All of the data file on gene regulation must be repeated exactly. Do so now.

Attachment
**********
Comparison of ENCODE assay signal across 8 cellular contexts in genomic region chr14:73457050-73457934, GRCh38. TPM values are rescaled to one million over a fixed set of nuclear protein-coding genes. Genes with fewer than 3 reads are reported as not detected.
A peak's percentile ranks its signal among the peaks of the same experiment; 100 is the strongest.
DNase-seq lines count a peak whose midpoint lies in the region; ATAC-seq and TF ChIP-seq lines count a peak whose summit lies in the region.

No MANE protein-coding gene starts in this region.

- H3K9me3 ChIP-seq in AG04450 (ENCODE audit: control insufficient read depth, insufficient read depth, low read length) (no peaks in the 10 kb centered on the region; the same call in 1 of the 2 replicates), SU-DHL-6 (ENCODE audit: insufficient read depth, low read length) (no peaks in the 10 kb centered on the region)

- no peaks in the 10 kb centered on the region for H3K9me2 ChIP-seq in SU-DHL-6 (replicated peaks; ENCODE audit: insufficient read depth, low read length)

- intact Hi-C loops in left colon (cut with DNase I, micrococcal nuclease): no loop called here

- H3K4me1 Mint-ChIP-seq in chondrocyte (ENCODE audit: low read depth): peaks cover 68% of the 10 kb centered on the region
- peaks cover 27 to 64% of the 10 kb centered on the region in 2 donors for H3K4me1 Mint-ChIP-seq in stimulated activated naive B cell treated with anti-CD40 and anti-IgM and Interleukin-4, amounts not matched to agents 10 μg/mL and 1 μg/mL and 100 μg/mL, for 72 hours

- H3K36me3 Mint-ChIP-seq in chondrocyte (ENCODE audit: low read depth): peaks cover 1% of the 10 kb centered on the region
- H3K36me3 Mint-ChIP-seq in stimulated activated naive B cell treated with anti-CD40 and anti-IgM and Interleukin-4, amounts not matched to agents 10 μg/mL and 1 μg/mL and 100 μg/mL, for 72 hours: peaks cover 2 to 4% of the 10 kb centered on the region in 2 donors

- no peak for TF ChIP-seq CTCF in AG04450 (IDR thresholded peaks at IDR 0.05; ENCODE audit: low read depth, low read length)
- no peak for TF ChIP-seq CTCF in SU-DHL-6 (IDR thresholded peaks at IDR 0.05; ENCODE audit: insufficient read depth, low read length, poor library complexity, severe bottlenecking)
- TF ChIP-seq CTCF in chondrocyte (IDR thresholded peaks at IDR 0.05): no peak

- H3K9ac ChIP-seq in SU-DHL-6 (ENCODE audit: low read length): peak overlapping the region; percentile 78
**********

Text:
Comparison of ENCODE assay signal across 8 cellular contexts in genomic region chr14:73457050-73457934, GRCh38. TPM values are rescaled to one million over a fixed set of nuclear protein-coding genes. Genes with fewer than 3 reads are reported as not detected.
A peak's percentile ranks its signal among the peaks of the same experiment; 100 is the strongest.
DNase-seq lines count a peak whose midpoint lies in the region; ATAC-seq and TF ChIP-seq lines count a peak whose summit lies in the region.

No MANE protein-coding gene starts in this region.

- H3K9me3 ChIP-seq in AG04450 (ENCODE audit: control insufficient read depth, insufficient read depth, low read length) (no peaks in the 10 kb centered on the region; the same call in 1 of the 2 replicates), SU-DHL-6 (ENCODE audit: insufficient read depth, low read length) (no peaks in the 10 kb centered on the region)

- no peaks in the 10 kb centered on the region for H3K9me2 ChIP-seq in SU-DHL-6 (replicated peaks; ENCODE audit: insufficient read depth, low read length)

- intact Hi-C loops in left colon (cut with DNase I, micrococcal nuclease): no loop called here

- H3K4me1 Mint-ChIP-seq in chondrocyte (ENCODE audit: low read depth): peaks cover 68% of the 10 kb centered on the region
- peaks cover 27 to 64% of the 10 kb centered on the region in 2 donors for H3K4me1 Mint-ChIP-seq in stimulated activated naive B cell treated with anti-CD40 and anti-IgM and Interleukin-4, amounts not matched to agents 10 μg/mL and 1 μg/mL and 100 μg/mL, for 72 hours

- H3K36me3 Mint-ChIP-seq in chondrocyte (ENCODE audit: low read depth): peaks cover 1% of the 10 kb centered on the region
- H3K36me3 Mint-ChIP-seq in stimulated activated naive B cell treated with anti-CD40 and anti-IgM and Interleukin-4, amounts not matched to agents 10 μg/mL and 1 μg/mL and 100 μg/mL, for 72 hours: peaks cover 2 to 4% of the 10 kb centered on the region in 2 donors

- no peak for TF ChIP-seq CTCF in AG04450 (IDR thresholded peaks at IDR 0.05; ENCODE audit: low read depth, low read length)
- no peak for TF ChIP-seq CTCF in SU-DHL-6 (IDR thresholded peaks at IDR 0.05; ENCODE audit: insufficient read depth, low read length, poor library complexity, severe bottlenecking)
- TF ChIP-seq CTCF in chondrocyte (IDR thresholded peaks at IDR 0.05): no peak

- H3K9ac ChIP-seq in SU-DHL-6 (ENCODE audit: low read length): peak overlapping the region; percentile 78